In cancers that are deficient in the HR repair pathway, the alternative DNA repair pathways are essential for cell viability. In fact, Poly-ADP-ribose polymerase 1 (PARP1), which plays a signaling role in the DNA Base Excision Repair pathway (BER), is critical for viability of familial breast cancer cells deficient in HR proteins BRCA1 and BRCA2. As a result, these cells are sensitive to inhibitors of PARP1. Taken together, our results suggest that identification of all alternative pathways used by HTLV-I-transformed ATL cells could open the door to new and effective combination therapies.
Materials and methods
DR-GFP and pSceI for the HR assay were provided by Dr. M. Jasin. Wild-type Tax and the Tax mutants M47 and G148V cDNA were subcloned in pCDNA3.1. pcDNA-Tax expresses the wild-type Tax, G148V expresses a Tax mutant that can activate CREB/ATF but not NF-kB, and M47 expresses a Tax mutant that can activate NF-kB but not CREB/ATF.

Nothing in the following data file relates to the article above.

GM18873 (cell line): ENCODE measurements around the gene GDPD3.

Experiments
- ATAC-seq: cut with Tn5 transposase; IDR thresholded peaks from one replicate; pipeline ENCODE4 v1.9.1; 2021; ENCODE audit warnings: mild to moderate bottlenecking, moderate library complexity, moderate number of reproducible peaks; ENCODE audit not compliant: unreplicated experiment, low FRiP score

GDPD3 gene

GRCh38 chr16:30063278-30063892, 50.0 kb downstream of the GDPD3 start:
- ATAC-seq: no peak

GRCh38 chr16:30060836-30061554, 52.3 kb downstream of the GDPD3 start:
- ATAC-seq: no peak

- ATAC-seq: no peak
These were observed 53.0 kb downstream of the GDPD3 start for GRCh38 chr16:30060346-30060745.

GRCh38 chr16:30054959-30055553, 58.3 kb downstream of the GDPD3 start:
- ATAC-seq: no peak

In vivo HR DNA-repair assay
The DR-GFP reporter vector uses a modified gene for green fluorescent protein (GFP) as a recombination reporter and the I-Sce I endonuclease for the introduction of DDSBs. The DR-GFP was transfected into UWB1.289 and UWB1.289 + BRCA1 cells either with the negative-control vector or with the Sce I-expressing vector. Forty-eight hours after transfection, cells were collected and GFP + cells were counted using an LSR II flow cytometer (BD Biosciences).
The HTLV-I-transformed cell line expressing Tax, MT4, and the Jurkat Tax-inducible JPX9 cells were cultured in RPMI 1640 supplemented with 10% fetal calf serum (RPMI-FCS). Expression of Tax was induced in JPX9 cells by addition of CdCl220 μM for 24 hours (referred to as JPX9 Tax+ thereafter). The UWB1.289 cell line was maintained in 50% RPMI + 50% MEGM, supplemented with 3% fetal bovine serum, and UWB1.289 + BRCA1 was maintained in the same medium. The UWB1.289 + BRCA1 cell line was a gift from Dr. Jensen (University of Kansas Medical Center). Human 293T cells were maintained in continuous culture using Dulbecco’s modified Eagle medium (DMEM) supplemented with 1% penicillin-streptomycin and 10% fetal calf serum (FCS). ATL patient-derived cell lines (KK1, KOB, ATL-55 T, SLB1, ATL-25, ATL-T, SO4 and ATL-43 T) were cultured in RPMI1640 supplemented with 20% FBS and IL-2. The ATL-derived cell line ED-40515(−), referred to as ED, was cultured in RPMI1640 supplemented with 10% FBS.